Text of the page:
Lost in Terra Dimension (2022) Review
Sisters Spacle (Kat Lehto, Fabulous and Fabulouser, Men in Suits) and Zeandra (Lizelle Gutierrez, Bloodsucka Jones vs. The Creeping Death, Infiltration) are lost in Terra Dimension. That’s where the evil Dom-X (John Moamar, The Last Ship, Where the Bears Are) imprisoned them after kidnapping them from Earth.
Now they need to find each other and the hidden Key that will let them escape back to Earth. They’ll have help from the Z Fairies and their leader Telda ( Zoey Grayce, George Anton’s Romeo and Juliet, Womanizer) as well as others they meet. But will it be enough to defeat Dom-x’s evil sorcery?
Making a low to no-budget fantasy film is never really a good idea. The genre brings with it expectations that require money to do in a way that viewers will accept. Even films like Dragon Kingdom and Dragon Knight that were filmed in the UK where there are castles and recreated Medieval villages to use for sets have trouble providing the creatures, and battles fans of the genre want.
As well as starring in Lost in Terra Dimension Lehto and Gutierrez also wrote and directed it, shooting on weekends for most of 2015. That kind of schedule and the seven year post-production period should give you an idea of just how low their budget was. So don’t go into this expecting much in the way of costumes, monsters, or mystical realms.
Perhaps wisely Lost in Terra Dimension doesn’t even try to look like anywhere but where it was shot, Southern California. The characters live in modern houses, mostly wear contemporary clothes, and while nobody hops in a car to go anywhere, we do see roads in several shots. Dealing with an evil sorcerer who lives on a ranch rather than in a castle and wears a leather jacket rather than robes or armor took a bit of work to accept. But why not, there’s no reason apart from expectations that something like this has to look like it’s set in the ancient past.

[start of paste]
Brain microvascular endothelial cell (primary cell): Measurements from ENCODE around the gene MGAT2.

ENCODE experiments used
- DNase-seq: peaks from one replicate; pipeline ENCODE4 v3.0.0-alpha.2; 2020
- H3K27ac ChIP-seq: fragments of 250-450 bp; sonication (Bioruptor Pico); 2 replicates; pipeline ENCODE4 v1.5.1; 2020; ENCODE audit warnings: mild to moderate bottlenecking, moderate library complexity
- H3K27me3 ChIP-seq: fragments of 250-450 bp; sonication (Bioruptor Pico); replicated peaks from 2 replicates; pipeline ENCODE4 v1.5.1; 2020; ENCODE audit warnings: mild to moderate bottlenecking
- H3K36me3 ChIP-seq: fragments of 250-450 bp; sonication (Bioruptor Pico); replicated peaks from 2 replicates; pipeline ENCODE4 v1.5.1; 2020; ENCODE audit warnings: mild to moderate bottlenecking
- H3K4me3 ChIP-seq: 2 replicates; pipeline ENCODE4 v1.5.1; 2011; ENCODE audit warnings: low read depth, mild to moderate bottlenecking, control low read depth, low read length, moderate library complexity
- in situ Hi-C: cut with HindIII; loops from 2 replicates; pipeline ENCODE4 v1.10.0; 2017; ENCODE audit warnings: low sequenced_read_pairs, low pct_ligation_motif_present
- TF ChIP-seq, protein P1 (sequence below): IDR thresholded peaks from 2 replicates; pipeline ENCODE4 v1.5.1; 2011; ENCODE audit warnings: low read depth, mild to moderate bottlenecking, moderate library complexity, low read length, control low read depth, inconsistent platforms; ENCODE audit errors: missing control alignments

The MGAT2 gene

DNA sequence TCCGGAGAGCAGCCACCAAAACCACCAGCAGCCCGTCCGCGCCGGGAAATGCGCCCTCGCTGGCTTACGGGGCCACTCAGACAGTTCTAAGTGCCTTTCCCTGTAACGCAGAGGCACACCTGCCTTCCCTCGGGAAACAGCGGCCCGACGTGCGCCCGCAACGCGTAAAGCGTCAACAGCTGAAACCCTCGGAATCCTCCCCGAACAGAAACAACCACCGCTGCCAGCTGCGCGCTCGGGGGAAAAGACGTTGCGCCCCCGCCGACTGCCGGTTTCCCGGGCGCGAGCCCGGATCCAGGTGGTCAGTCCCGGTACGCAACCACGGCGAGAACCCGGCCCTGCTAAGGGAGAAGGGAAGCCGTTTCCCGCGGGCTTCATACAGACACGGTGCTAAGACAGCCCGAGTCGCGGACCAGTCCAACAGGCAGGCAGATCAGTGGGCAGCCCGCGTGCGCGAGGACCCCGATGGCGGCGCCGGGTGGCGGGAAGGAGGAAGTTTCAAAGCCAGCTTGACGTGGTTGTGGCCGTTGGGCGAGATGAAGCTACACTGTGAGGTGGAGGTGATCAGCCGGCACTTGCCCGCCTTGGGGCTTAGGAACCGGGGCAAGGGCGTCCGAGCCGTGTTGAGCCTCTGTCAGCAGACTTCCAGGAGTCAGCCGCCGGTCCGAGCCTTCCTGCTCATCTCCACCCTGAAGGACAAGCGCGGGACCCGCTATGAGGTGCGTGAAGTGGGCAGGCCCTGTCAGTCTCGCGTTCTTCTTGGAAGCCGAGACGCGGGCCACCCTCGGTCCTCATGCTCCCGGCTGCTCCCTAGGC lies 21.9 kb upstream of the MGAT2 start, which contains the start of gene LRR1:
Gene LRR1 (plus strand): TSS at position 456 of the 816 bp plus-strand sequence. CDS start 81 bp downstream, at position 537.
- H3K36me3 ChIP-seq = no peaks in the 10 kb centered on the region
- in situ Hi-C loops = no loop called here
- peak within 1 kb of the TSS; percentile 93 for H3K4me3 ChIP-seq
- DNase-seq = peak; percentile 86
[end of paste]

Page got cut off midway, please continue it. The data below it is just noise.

Effects are limited to CGI magic energy bolts and some storm effects. It’s nothing very elaborate, but it’s mostly decent quality. At other times they simply work around the need for effects, for example, a sentient horse communicates by telepathy to avoid trying to make its mouth look like it’s talking.
Unfortunately, the real problem with Lost in Terra Dimension is the script itself. The film is an hour long and actually needed to be a bit longer. At several points things shift very abruptly from scene to scene, leaving me confused as to how the characters suddenly got from one place to the other. Similarly, the film’s opening sequences felt very disjointed. Some quick bridging scenes to help tie things together would have gone a long way toward making the film work.
There’s also some fairly horrible dialogue scattered through Lost in Terra Dimension. Having characters talk about magic and have it sound coherent is as hard as avoiding technobabble in a science fiction film. Possibly harder because you can research science and make it sound credible. It also doesn’t help that some of the performers speaking those lines are, to put it kindly, less than talented.
I do give the filmmakers credit for attempting a no-budget fantasy film and sticking with it through what must have been a seemingly endless post-production process. And, unlike so many others who put even worse films like Joker Scarecrow or Night on Amazon Prime and charged people for the privilege of suffering through them, they put Lost in Terra Dimension up on YouTube as a free watch.
As a freebie Lost in Terra Dimension might be worth your time if you don’t mind fantasy films that look more like a LARP than LOTR. It’s picked up 31,000 views so somebody likes it, and I’ve certainly seen a lot worse. You can find it on YouTube or check the film’s Facebook page for more information. If you’re fantasizing about watching more fantasy, FilmTagger can suggest a few titles.